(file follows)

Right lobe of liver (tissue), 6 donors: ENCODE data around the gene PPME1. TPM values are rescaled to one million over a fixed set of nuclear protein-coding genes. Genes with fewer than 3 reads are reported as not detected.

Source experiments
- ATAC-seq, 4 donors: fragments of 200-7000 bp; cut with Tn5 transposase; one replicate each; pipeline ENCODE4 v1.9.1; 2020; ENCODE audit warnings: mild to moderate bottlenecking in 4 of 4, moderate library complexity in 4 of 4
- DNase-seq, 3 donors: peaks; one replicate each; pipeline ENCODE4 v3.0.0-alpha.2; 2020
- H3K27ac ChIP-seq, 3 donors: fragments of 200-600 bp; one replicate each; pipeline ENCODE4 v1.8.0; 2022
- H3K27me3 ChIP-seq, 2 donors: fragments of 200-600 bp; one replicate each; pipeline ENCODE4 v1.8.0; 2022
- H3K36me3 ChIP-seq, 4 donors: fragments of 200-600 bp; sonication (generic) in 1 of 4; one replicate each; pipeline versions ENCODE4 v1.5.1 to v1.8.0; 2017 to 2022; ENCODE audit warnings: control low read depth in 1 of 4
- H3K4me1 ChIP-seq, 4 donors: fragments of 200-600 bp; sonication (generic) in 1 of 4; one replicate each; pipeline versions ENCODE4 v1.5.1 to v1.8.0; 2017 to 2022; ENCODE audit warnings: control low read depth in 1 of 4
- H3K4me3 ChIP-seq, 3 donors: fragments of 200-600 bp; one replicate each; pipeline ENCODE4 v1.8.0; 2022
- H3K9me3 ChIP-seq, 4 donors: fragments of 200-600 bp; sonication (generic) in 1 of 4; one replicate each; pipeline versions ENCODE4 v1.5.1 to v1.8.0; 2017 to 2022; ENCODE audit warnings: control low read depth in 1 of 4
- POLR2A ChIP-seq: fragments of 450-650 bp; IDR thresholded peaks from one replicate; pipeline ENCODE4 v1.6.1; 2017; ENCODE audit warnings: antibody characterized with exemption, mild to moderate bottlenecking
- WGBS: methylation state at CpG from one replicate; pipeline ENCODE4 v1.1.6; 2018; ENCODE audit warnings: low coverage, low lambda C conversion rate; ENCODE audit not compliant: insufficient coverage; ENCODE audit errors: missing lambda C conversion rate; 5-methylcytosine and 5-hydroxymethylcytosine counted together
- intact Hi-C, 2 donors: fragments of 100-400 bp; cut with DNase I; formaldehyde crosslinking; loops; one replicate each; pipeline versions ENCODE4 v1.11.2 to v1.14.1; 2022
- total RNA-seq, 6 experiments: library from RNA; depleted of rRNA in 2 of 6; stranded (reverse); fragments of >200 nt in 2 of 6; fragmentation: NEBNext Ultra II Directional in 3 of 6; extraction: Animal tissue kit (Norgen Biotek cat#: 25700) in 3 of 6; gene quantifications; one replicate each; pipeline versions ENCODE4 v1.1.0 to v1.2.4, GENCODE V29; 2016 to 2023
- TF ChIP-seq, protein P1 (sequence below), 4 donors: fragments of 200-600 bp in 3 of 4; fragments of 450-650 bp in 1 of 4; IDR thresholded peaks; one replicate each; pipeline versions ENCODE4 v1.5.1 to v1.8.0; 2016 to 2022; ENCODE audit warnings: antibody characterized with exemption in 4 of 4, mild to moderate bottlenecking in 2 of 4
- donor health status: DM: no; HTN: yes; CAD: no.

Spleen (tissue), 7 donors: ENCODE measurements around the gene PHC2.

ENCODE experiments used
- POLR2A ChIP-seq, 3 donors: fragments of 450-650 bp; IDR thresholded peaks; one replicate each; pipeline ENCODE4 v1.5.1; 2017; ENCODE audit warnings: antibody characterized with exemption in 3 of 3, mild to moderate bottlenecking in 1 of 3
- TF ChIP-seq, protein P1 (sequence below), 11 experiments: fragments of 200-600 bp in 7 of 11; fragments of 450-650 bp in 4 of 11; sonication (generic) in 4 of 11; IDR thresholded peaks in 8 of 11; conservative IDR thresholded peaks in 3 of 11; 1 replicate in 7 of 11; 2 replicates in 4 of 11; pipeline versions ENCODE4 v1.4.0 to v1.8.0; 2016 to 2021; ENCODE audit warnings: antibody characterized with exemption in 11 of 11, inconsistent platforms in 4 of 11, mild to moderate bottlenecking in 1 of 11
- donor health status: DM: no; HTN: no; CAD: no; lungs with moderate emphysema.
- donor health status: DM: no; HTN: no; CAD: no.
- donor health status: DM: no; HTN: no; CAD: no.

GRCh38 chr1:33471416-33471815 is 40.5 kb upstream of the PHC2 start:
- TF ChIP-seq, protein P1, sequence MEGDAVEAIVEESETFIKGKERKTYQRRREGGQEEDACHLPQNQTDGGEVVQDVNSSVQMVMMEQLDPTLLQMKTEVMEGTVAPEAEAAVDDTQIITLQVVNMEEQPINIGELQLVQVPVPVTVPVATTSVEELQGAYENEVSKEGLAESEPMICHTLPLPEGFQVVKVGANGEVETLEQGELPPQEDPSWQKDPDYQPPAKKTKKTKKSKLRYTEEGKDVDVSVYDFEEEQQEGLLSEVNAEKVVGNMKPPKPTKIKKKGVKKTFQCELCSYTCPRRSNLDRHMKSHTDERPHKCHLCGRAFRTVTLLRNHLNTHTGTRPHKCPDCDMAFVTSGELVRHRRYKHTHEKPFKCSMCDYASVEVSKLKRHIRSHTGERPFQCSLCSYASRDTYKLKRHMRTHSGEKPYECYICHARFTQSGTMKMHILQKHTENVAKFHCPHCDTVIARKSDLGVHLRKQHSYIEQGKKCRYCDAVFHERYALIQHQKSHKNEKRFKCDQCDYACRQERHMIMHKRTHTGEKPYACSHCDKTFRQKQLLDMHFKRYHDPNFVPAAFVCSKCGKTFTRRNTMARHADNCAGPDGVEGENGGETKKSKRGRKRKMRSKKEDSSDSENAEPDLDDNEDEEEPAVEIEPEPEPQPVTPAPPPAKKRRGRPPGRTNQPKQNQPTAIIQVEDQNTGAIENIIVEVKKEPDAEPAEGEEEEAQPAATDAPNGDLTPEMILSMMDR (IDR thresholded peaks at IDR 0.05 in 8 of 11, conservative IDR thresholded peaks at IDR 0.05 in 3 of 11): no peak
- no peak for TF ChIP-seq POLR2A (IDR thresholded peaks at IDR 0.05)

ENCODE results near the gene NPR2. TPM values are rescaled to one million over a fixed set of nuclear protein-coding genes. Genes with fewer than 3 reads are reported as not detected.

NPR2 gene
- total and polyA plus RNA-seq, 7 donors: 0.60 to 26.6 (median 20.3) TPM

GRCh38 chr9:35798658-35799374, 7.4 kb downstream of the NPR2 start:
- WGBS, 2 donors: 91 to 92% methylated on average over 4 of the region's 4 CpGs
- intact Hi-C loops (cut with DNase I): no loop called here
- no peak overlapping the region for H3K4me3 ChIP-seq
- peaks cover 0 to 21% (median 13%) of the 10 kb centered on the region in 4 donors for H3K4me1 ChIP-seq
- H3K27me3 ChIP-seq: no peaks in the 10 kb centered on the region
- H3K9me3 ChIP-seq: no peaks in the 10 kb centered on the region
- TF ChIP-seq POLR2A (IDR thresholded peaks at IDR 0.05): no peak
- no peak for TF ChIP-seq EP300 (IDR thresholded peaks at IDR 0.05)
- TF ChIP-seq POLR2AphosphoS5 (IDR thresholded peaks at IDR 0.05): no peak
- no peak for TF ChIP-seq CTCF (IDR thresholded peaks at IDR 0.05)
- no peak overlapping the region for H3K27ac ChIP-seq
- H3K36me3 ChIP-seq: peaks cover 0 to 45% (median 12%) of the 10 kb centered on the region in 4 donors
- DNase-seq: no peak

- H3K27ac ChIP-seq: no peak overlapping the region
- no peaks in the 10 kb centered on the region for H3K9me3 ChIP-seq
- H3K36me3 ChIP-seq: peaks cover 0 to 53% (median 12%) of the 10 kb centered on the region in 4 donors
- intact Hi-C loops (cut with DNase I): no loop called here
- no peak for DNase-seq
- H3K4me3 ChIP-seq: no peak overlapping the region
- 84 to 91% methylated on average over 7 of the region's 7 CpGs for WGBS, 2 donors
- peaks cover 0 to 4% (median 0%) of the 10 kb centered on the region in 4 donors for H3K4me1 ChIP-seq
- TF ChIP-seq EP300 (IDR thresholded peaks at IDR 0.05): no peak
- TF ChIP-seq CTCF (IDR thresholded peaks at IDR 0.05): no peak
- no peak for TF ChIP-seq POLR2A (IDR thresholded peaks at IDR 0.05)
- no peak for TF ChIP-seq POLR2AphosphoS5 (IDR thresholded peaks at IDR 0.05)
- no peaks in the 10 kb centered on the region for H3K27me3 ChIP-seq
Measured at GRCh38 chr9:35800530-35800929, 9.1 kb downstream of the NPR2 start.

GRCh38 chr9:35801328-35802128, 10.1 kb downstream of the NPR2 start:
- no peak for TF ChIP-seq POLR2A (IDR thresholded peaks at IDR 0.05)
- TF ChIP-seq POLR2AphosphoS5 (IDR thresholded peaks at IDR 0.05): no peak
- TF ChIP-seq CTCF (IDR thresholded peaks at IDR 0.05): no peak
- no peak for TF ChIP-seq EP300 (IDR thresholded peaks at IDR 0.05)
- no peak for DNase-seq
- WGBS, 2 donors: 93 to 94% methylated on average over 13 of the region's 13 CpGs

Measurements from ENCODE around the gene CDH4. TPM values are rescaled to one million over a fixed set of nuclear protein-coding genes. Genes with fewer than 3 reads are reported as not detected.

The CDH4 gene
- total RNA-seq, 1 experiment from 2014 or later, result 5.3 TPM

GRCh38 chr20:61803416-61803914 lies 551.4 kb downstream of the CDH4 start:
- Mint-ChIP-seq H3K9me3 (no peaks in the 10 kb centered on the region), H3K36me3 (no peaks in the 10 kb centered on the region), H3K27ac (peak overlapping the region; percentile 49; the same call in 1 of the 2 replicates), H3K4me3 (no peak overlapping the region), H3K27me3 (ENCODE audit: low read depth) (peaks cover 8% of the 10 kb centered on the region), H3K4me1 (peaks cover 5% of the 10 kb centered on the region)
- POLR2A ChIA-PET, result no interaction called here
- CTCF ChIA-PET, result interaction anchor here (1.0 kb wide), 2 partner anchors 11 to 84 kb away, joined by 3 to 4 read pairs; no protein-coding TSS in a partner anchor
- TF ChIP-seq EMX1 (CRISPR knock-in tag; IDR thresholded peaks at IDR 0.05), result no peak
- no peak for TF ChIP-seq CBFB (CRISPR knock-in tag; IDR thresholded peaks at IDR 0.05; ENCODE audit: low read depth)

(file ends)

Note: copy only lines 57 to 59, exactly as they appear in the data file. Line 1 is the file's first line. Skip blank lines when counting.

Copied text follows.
Measured at GRCh38 chr9:35800530-35800929, 9.1 kb downstream of the NPR2 start.

GRCh38 chr9:35801328-35802128, 10.1 kb downstream of the NPR2 start:
- no peak for TF ChIP-seq POLR2A (IDR thresholded peaks at IDR 0.05)